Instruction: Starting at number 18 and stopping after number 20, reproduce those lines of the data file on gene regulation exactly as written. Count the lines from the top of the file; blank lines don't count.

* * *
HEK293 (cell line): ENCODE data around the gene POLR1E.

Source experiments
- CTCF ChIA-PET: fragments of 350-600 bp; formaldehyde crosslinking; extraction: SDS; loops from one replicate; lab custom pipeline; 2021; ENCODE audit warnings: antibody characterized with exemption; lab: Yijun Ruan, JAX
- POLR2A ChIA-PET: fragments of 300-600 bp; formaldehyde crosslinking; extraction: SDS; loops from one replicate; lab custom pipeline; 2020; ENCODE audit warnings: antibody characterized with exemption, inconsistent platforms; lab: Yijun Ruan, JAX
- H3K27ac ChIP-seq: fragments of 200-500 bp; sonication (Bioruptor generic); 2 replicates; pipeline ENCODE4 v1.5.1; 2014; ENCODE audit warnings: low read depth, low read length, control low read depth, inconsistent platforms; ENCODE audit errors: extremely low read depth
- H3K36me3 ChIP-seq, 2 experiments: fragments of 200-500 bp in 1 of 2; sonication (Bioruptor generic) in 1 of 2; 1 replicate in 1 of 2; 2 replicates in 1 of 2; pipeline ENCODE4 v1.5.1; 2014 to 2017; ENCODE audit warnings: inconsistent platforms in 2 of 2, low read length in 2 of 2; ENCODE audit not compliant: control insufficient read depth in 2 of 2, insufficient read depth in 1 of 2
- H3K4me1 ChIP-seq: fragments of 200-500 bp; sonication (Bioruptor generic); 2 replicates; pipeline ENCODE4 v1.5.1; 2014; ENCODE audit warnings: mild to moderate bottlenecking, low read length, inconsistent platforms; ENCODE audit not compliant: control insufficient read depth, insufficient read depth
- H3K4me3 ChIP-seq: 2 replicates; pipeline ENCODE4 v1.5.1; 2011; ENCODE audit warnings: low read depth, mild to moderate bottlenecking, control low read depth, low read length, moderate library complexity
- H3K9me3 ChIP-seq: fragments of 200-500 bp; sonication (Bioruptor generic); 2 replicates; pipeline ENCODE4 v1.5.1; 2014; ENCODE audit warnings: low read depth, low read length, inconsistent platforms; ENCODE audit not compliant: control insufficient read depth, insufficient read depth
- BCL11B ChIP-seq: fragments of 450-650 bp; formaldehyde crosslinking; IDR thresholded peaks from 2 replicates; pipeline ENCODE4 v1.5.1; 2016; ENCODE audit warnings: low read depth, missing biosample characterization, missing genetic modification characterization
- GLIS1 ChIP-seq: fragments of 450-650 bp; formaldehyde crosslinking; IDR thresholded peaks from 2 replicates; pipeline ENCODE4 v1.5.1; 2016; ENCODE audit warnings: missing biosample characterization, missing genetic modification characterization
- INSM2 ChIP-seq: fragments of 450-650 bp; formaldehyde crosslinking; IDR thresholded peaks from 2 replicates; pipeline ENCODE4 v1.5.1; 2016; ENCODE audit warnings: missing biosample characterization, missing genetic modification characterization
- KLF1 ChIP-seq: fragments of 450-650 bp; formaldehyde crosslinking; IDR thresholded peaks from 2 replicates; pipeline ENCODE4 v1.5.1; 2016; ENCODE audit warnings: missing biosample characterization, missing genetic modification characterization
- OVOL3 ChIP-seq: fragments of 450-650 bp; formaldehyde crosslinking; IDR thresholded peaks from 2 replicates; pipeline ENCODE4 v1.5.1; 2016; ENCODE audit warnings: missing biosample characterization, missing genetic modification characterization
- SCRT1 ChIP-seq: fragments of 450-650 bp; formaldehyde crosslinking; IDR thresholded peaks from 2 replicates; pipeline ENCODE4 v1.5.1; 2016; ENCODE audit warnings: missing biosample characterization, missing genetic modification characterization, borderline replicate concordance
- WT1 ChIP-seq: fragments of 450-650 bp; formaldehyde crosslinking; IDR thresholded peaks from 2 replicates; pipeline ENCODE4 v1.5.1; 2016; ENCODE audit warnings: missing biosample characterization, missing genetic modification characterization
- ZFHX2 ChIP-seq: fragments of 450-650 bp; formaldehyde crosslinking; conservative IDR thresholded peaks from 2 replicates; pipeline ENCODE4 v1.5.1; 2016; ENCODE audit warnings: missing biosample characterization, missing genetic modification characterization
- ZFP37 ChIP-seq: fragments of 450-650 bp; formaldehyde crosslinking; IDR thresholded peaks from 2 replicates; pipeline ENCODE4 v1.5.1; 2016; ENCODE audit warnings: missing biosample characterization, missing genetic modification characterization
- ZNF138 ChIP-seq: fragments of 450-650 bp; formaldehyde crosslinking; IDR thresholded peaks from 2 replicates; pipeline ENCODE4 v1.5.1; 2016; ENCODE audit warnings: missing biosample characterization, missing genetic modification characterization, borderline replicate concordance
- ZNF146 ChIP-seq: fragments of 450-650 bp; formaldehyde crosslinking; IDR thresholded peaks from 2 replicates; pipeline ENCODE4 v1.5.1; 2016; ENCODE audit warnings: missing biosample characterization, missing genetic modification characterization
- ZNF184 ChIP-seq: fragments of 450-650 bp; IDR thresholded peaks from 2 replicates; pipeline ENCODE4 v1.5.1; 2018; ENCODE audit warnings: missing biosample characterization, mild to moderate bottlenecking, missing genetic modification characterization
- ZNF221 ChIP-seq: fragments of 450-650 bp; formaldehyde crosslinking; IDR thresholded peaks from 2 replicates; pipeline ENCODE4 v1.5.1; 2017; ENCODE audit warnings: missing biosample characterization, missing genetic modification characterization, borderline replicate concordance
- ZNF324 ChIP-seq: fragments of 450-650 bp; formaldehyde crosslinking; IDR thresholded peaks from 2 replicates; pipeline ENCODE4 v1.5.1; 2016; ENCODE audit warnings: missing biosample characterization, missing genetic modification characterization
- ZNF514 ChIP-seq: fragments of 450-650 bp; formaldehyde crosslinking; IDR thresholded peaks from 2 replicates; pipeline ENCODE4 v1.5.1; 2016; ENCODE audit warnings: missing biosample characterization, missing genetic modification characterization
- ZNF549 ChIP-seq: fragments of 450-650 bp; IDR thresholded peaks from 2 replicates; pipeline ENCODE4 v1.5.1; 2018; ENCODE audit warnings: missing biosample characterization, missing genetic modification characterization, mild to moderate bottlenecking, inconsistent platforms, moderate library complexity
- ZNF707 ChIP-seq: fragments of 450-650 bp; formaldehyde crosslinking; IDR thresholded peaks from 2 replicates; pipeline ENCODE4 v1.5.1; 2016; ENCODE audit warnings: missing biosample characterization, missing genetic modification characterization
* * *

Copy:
- ZFP37 ChIP-seq: fragments of 450-650 bp; formaldehyde crosslinking; IDR thresholded peaks from 2 replicates; pipeline ENCODE4 v1.5.1; 2016; ENCODE audit warnings: missing biosample characterization, missing genetic modification characterization
- ZNF138 ChIP-seq: fragments of 450-650 bp; formaldehyde crosslinking; IDR thresholded peaks from 2 replicates; pipeline ENCODE4 v1.5.1; 2016; ENCODE audit warnings: missing biosample characterization, missing genetic modification characterization, borderline replicate concordance
- ZNF146 ChIP-seq: fragments of 450-650 bp; formaldehyde crosslinking; IDR thresholded peaks from 2 replicates; pipeline ENCODE4 v1.5.1; 2016; ENCODE audit warnings: missing biosample characterization, missing genetic modification characterization